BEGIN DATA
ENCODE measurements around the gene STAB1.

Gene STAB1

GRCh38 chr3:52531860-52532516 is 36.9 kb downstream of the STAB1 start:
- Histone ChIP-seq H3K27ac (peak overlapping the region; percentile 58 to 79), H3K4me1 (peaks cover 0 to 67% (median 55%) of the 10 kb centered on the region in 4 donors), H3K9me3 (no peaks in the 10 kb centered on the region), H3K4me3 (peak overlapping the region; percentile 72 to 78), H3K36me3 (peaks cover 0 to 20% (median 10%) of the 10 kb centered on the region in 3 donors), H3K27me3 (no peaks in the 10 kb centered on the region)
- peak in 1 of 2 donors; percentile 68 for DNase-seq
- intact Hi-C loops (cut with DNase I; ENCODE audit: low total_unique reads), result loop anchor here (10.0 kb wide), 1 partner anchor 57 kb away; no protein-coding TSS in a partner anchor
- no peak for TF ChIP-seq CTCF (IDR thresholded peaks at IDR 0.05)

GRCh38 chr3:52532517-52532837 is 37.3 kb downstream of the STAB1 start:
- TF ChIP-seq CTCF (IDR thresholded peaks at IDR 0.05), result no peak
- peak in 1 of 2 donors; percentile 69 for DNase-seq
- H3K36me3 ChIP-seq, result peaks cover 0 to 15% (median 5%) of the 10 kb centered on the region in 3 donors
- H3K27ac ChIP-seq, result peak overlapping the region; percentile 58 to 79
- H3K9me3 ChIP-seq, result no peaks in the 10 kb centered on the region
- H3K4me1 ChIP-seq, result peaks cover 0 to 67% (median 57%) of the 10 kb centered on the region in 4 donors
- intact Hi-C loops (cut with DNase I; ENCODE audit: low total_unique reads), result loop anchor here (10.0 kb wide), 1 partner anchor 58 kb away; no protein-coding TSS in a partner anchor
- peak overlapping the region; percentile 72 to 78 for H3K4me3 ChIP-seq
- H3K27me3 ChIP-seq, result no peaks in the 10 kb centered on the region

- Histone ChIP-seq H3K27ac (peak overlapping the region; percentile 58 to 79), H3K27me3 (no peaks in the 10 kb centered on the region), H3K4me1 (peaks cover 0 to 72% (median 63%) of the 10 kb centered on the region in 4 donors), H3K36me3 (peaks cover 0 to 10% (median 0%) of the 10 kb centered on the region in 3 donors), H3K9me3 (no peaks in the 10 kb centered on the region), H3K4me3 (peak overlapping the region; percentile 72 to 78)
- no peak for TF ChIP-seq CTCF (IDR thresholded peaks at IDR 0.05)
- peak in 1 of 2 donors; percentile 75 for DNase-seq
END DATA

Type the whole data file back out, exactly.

ENCODE measurements around the gene STAB1.

Gene STAB1

GRCh38 chr3:52531860-52532516 is 36.9 kb downstream of the STAB1 start:
- Histone ChIP-seq H3K27ac (peak overlapping the region; percentile 58 to 79), H3K4me1 (peaks cover 0 to 67% (median 55%) of the 10 kb centered on the region in 4 donors), H3K9me3 (no peaks in the 10 kb centered on the region), H3K4me3 (peak overlapping the region; percentile 72 to 78), H3K36me3 (peaks cover 0 to 20% (median 10%) of the 10 kb centered on the region in 3 donors), H3K27me3 (no peaks in the 10 kb centered on the region)
- peak in 1 of 2 donors; percentile 68 for DNase-seq
- intact Hi-C loops (cut with DNase I; ENCODE audit: low total_unique reads), result loop anchor here (10.0 kb wide), 1 partner anchor 57 kb away; no protein-coding TSS in a partner anchor
- no peak for TF ChIP-seq CTCF (IDR thresholded peaks at IDR 0.05)

GRCh38 chr3:52532517-52532837 is 37.3 kb downstream of the STAB1 start:
- TF ChIP-seq CTCF (IDR thresholded peaks at IDR 0.05), result no peak
- peak in 1 of 2 donors; percentile 69 for DNase-seq
- H3K36me3 ChIP-seq, result peaks cover 0 to 15% (median 5%) of the 10 kb centered on the region in 3 donors
- H3K27ac ChIP-seq, result peak overlapping the region; percentile 58 to 79
- H3K9me3 ChIP-seq, result no peaks in the 10 kb centered on the region
- H3K4me1 ChIP-seq, result peaks cover 0 to 67% (median 57%) of the 10 kb centered on the region in 4 donors
- intact Hi-C loops (cut with DNase I; ENCODE audit: low total_unique reads), result loop anchor here (10.0 kb wide), 1 partner anchor 58 kb away; no protein-coding TSS in a partner anchor
- peak overlapping the region; percentile 72 to 78 for H3K4me3 ChIP-seq
- H3K27me3 ChIP-seq, result no peaks in the 10 kb centered on the region

- Histone ChIP-seq H3K27ac (peak overlapping the region; percentile 58 to 79), H3K27me3 (no peaks in the 10 kb centered on the region), H3K4me1 (peaks cover 0 to 72% (median 63%) of the 10 kb centered on the region in 4 donors), H3K36me3 (peaks cover 0 to 10% (median 0%) of the 10 kb centered on the region in 3 donors), H3K9me3 (no peaks in the 10 kb centered on the region), H3K4me3 (peak overlapping the region; percentile 72 to 78)
- no peak for TF ChIP-seq CTCF (IDR thresholded peaks at IDR 0.05)
- peak in 1 of 2 donors; percentile 75 for DNase-seq